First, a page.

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  3. Interesting to see what it will be in a couple of years time. I love Apple, have done since the Mac Classic but I’m becoming uncomfortable with the way they’re going – they’re getting ‘Big company syndrome’ and people are starting to hate them for it. Everyone loves the underdog. Apple may have to change how they’re doing things now they’re no longer the little upstart they once were, otherwise they’ll become the new Microsoft.

  4. Sad but true Mark – a challenge facing all brands who build these highly loyal relationships as part of their strategy for success – then when they become successful they are at a size of business that provides a tension with much of the brand culture that drove the loyalty in the first place.

  5. Thanks for your comments Jitendra. If it wasn’t clear from the blog – the brand associations published are drawn from a site called brand tags that combines more than 1.7 million opinions on brands. I agree the associations don’t paint a particularly positive picture of Microsoft, but we don’t edit or influence those associations, we literally re-publish the impressions they collect. As I mention – I was particularly surprised by the vein of negativity as I personally hold a neutral view of the brand. I’d love to understand in more detail which of our interpretations you disagree with – not from your personal view-point, but from the associations collected.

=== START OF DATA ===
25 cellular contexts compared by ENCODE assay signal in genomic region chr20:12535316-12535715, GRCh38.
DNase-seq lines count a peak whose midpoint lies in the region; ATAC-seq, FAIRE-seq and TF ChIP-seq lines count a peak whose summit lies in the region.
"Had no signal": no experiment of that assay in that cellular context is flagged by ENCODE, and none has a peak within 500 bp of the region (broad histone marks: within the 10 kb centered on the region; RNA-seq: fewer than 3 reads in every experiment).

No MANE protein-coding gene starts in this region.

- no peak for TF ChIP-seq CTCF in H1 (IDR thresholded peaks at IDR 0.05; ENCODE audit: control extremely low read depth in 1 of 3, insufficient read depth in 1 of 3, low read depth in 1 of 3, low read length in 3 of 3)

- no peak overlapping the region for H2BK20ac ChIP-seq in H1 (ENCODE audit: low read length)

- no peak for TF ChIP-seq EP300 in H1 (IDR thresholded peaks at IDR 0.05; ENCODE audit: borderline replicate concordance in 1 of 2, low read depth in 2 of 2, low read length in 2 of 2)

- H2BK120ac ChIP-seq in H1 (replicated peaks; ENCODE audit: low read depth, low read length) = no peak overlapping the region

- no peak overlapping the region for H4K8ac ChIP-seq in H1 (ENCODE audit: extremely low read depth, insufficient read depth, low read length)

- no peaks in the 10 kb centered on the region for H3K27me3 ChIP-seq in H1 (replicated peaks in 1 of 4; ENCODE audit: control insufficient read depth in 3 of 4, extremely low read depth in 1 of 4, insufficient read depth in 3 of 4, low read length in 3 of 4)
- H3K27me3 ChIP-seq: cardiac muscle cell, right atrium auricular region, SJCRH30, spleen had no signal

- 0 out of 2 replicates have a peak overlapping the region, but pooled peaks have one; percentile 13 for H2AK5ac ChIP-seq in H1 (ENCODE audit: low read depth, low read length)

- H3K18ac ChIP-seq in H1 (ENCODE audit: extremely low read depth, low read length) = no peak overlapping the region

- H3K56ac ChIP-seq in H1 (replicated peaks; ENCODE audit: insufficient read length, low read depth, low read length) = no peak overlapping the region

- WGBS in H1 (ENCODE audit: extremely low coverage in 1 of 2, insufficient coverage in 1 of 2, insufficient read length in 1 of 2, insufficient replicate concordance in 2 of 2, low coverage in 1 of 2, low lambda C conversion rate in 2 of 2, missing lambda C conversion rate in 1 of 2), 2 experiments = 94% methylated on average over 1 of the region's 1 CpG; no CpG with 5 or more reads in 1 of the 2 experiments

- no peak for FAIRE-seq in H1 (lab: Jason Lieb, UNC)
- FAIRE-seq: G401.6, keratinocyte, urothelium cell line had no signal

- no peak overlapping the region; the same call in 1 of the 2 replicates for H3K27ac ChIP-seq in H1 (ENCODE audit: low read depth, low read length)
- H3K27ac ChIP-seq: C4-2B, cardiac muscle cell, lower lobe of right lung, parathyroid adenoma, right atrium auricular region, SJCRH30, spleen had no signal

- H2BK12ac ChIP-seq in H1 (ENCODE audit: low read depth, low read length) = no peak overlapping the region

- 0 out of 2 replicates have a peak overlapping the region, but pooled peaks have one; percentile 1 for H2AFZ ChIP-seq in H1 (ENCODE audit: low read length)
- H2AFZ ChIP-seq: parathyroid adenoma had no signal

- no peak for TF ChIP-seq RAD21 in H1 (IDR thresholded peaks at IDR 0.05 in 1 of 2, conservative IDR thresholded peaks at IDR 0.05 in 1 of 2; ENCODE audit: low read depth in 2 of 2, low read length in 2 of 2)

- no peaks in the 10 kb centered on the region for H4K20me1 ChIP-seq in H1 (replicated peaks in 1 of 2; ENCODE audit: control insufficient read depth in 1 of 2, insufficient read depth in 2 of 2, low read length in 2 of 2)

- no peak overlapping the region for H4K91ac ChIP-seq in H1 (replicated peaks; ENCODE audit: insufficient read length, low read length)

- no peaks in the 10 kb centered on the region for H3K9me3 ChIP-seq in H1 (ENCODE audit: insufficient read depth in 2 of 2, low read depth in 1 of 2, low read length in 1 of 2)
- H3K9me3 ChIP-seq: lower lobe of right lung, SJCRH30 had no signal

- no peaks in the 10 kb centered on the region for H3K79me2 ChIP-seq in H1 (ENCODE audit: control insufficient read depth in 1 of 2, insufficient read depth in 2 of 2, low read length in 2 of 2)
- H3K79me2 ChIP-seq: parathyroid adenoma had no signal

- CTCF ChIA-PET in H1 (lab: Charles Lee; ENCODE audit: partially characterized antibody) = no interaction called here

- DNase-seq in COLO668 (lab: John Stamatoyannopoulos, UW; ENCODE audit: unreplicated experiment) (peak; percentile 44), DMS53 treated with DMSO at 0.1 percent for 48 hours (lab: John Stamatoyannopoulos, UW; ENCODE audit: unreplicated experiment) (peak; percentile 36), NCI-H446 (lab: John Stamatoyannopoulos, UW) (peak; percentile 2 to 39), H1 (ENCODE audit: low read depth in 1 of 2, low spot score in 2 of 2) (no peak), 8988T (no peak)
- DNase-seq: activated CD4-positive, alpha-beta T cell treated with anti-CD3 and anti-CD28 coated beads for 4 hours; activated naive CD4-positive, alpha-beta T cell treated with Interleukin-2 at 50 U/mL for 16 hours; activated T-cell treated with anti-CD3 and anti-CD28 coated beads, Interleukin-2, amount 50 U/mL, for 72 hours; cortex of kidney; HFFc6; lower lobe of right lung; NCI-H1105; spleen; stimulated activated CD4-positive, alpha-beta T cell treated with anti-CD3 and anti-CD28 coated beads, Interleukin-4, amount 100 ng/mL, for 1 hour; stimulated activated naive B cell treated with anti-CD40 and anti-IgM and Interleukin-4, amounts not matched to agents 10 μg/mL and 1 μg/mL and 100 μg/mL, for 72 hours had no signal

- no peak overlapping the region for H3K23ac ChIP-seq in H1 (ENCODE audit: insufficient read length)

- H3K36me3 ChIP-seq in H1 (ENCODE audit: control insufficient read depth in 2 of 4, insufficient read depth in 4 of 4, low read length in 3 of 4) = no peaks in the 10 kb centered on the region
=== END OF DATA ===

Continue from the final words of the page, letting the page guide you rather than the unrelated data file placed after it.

6. Quite a thorough analysis!
    IMHO, comparing Apple – Microsoft is like comparing local TV – PayTV. Local TV has less quality but wider networks while PayTV has unquestionably higher quality, but less network infrastructure & costly.
    Therefore local TV (a.k.a Microsoft) will still conquer the mass market segment for a long period of time, while PayTV (Apple) will probably conquer the middle to upper class market segment.

  7. Thanks Grace, great to have your perspective added to the brand conversation. The thought I’d add from this analysis of brand association which cuts across all demographics is regardless of popular take-up, there seems to be a strong, negative thread of brand association for Microsoft. Perhaps that’s part of being such a dominant market leader.

  8. I think this is a very good analysis.

    I have a couple of related questions, was Microsoft once loved or at least admired? Didn’t it too once make us gasp with admiration at its products? Wasn’t it once an innovative company that set the standards others followed? Not perhaps in the same way as Apple but in its own unique way?

    And does anyone else feel their love for Apple is declining? I am convinced I have brand fatigue with Apple and Apple products. And I know I’m not alone as more of my friends shun the iPhone for Samsung.

    • Hi Marcus, you raise a very valid point around brand fatigue. As if it’s not hard enough for brands to engender wonder, admiration and love in their markets in the first place, the other great challenge for brands is to remain fresh and relevant as the market and their consumers change – especially as they grow into multinational businesses. The once amazing Microsoft failed to keep an eye on the level of brand love, something Apple have done consistently well over the years as this snapshot shows. The big question is how long Apple will be able to maintain the level of brand fanaticism. In my book, the length of time they’ve maintained their status to date marks them in the highest category of brand genius. I’m watching with interest post Steve Jobs to see whether they can maintain the level of passion.